Be Prepared for a Hard Drive Disaster

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I know Windows very well, and I was prepared for every disaster that could come from software failures. I was using a Vista for more than four years without any format, and only couple of BSODs (blue screen of death). But I wasn't prepared for hardware failures. I thought there would be warning signs before, that my hard drive would crash at least couple of times before it becomes unrecognizable. That is why I haven't backed up most of my files, and my documents, notes, photos, music all but gone except for few that I did back up.

I learned my lesson, and from now on I will frequently use online storage services to back up my files. 

  • License and activation: This may not seem necessary if you have a setup disk or setup image, but the product key on Windows sticker fades in time or gets wiped up, and since your hard drive is broken you cannot access your setup image either. Luckily I have uploaded the activation file on my SkyDrive. I have also took a picture of the product key, and wrote it on a file, but I haven't uploaded those, and they are gone. You can use ABR (Activation Backup and Restore) for backing up your activation.
  • Personal Photos: There are dozens of reliable places online that you can upload and store your photos. Both Picasa and Windows Live Photo Gallery have options for uploading and syncing features. You can be sure that both Google and Microsoft's services will outlive your hard drive.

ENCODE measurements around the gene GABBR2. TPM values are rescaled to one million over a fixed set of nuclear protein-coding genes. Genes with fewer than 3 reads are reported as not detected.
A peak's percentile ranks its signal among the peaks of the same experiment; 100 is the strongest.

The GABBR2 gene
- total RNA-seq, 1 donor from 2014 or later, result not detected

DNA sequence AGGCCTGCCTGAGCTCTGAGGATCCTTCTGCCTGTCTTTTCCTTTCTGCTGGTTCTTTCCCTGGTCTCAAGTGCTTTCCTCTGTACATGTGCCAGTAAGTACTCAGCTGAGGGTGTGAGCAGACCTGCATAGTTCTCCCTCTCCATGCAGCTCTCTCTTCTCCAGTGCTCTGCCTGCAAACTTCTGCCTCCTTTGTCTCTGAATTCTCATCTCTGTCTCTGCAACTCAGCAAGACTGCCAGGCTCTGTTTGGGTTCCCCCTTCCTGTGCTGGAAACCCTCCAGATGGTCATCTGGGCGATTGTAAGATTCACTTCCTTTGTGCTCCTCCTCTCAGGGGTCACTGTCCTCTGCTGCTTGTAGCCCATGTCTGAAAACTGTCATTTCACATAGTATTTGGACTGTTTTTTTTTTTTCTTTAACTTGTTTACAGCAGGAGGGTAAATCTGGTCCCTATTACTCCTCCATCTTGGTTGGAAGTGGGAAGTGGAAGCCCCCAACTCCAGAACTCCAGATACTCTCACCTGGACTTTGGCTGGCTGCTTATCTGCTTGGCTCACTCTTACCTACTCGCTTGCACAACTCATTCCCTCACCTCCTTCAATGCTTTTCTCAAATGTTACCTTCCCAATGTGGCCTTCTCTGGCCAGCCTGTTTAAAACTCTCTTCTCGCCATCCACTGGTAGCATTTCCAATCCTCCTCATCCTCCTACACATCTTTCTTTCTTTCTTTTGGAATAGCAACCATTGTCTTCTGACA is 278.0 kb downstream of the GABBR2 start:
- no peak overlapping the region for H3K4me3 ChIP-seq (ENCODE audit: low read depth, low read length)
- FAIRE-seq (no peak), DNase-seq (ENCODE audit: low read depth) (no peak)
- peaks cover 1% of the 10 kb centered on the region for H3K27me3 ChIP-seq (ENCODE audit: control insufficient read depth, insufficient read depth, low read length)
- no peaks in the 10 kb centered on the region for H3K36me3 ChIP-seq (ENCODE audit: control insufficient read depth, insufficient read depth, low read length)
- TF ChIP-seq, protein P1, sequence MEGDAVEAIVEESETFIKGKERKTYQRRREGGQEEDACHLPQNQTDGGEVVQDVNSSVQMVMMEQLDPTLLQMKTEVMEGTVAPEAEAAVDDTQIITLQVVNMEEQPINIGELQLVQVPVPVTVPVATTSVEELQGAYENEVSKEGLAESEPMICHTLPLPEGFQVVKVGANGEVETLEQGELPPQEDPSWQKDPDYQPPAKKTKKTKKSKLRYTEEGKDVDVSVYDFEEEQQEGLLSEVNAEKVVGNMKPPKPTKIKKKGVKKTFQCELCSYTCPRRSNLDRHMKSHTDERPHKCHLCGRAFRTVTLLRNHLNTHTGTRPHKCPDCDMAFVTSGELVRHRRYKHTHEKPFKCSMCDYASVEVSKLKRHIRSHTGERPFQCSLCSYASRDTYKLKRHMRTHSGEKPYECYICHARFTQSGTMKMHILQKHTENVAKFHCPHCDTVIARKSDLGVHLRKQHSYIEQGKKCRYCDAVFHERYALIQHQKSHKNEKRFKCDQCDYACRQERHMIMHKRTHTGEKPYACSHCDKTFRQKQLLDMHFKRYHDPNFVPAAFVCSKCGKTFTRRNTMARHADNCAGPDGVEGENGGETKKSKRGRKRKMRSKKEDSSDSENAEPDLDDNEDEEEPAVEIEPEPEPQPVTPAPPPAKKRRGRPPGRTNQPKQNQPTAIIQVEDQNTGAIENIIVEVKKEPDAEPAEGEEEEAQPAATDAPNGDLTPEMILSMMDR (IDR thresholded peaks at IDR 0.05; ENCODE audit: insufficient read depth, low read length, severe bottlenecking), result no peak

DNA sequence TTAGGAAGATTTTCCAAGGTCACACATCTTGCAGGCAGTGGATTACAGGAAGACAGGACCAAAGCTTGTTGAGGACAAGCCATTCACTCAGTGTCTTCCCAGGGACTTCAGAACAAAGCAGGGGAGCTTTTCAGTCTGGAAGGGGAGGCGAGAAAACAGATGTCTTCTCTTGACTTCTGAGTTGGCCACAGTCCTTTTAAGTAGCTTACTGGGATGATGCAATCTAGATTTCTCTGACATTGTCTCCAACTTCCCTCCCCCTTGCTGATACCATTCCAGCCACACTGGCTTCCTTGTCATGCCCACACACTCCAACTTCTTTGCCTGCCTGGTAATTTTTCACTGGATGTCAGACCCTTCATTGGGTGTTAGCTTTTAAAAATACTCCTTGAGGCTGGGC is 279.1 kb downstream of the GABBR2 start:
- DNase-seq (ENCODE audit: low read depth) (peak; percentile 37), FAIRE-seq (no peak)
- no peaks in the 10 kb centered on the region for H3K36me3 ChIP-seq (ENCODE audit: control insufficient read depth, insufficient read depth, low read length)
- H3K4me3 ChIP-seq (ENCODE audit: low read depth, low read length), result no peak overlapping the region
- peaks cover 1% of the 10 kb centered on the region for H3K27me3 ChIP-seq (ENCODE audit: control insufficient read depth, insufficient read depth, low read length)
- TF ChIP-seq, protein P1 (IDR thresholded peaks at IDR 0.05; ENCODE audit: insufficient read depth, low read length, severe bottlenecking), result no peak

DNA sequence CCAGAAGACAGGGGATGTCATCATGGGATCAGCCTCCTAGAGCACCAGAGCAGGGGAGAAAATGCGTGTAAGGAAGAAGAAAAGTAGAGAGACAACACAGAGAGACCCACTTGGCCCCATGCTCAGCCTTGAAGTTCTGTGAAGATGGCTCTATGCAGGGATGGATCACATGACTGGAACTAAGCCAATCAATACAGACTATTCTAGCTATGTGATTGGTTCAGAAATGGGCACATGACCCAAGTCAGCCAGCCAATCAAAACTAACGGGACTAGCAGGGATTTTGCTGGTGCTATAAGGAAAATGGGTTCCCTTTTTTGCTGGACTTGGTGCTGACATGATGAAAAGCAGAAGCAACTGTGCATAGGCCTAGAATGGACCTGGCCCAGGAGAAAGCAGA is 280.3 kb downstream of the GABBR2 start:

• Documents: Again comes Microsoft and Google with their SkyDrive and GoogleDocs where you can not only store your documents but can edit them too. They both support doc and xls files.
  • Notes: There are hundreds of note taking applications, both online and offline. My favourite one is Evernote, for it is free and have a desktop application in sync with its webapp.  
  • Music: If most of your music files are generic songs and not custom dub mixes and your job is easy. You either directly upload all your files to GoogleMusic (if you live in USA), SkyDrive, Amazon CLoud Storage or DropBox and listen from there or you can create playlists online without a need of uploading. There is one disadvantage of online playlists, you cannot listen them from your mobile phone for free, or at least this music will eat from your monthly data limit. I am using three services for preserving my music preferences and listen it. Spotify and Grooveshark for music on demand, and for scrobbling and listening in a more random way. 
  • Videos: You can upload your videos to YouTube and at the same time burn them to a bootable DVDs that could be played without a hard drive. There is a program called MoviX you can use for that purpose, it is a minimal Linux distribution for creating a live multimedia cd. Note that CDs and DVDs are even more unreliable than hard drives.
  • Passwords: I am using LastPass to store almost all passwords for my various websites. 
  • Program Settings and Game Saves: Regular settings are generally not important to backup, but if you are using plugins and heavy customization it would be good to back them up. You can use DropBox for that.
  • Programs: Instead of backing up programs I think it would be better to back up a list of them. 
  • LiveCD: Have a liveCD or bootable USB drive with a Linux on it, just in case.
Note: if you are curious about the specific reason of your hard drive failure take a look at this website where you can diagnose the common problems by the sound of your drive.

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